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Discovery of a 400-year-old Portrait of a Heroine of the English Civil War

A Guest Post by Linda Sindt


SOUTHERN OREGON AUTHOR Accidentally “Discovers”

a 400-Year-Old Portrait of a Heroine of the English Civil War

“The Keys to Corfe Castle” by southern Oregon author, Linda Sindt, is now available for pre-order at your favorite booksellers and will be released on 2 August. It includes an abundance of color images of 400-year-old art treasures now in the public domain. During final editing the author accidentally lightened a photographic image of a portrait previously identified as an “Unknown Lady” which is now on display at Sudbury Hall, Derbyshire, United Kingdom. A faded inscription appeared in the upper right corner clearly identifying the subject as Lady Mary [Hawtrey] Bankes, the heroine of her forthcoming novel. (The National Trust of the United Kingdom has not yet changed its identification of this “Unknown Lady,” but is aware of the discovery).

The mostly true “Keys to Corfe Castle” is not your ordinary historical romance novel, although there is plenty of history and a warm touch of romance. In an age of Knights and Castles the starring warrior is -- well – a “Lady.” A very real Lady Mary Hawtrey Bankes inspired a war-weary nation, including even her foes, with her spirited defense of the Castle her husband (a Knight) gave her just before England’s world turned upside down 400 years ago.

Who better to tell this tale of military daring by – yes -- a Lady – than retired United States Air Force Colonel, Linda Sindt? An early trailblazer in toppling barriers to upward mobility for today’s military women, Linda says, “Lady Mary’s voice demands to be heard. In a war that was a prelude to the beginnings of the United States of America, she dared to engage in fierce face-to-face combat with mightily armed Parliamentary forces with her young daughters by her side. Not exactly a then socially OK role for “proper” Ladies! Who could blame them? The enemy (their neighbors) not only wanted to destroy their Castle, but to abolish Christmas!”

Lady Mary’s story is one of tender romance in an era of arranged marriages. It exultantly celebrates family at a time of paramount fear and despair. It is a (slightly) fictionalized but mostly true tale of heartbreaking loss and betrayal – and also of fervent love and hope. The pre-teen to great-grandmother “Ladies” on any gift list will especially enjoy this meticulously researched, easy read.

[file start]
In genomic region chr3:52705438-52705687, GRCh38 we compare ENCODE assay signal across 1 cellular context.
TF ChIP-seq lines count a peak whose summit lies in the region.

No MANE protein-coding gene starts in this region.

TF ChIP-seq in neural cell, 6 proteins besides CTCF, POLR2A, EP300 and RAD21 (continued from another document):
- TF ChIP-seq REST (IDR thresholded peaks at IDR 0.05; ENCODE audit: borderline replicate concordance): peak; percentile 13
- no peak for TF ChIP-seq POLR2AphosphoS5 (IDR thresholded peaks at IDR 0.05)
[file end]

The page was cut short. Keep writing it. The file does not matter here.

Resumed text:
“The Keys to Corfe Castle” can be pre-ordered on the author’s website at She says, “Apparently, I am a bit of a pioneer in daring to write a novel in technicolor. That has added to the size and the cost. The paperback version will come as two books encased in a box, and may seem a bit pricy -- $29.95 to $34.95, depending on the bookseller. When you think of it as $15 per book it doesn’t sound so steep. Color technology does not yet extend to e-books. This version is more reasonable -- $9.95 -- but the art works will appear in black and white. E-books can also be pre-ordered” online.

The author notes 10% of her proceeds will go to the Pancreatic Cancer Action Network in memory of her late husband of forty years to promote pancreatic cancer research. Anyone facing this dreadful disease can check out the following website for much help and support as well as opportunities to join in the fight for a cure --

The Military Women’s Memorial in Arlington, VA – will also share another 10% of the author’s royalties in special tribute to the inspiring military exploits of Lady Mary Hawtrey Bankes.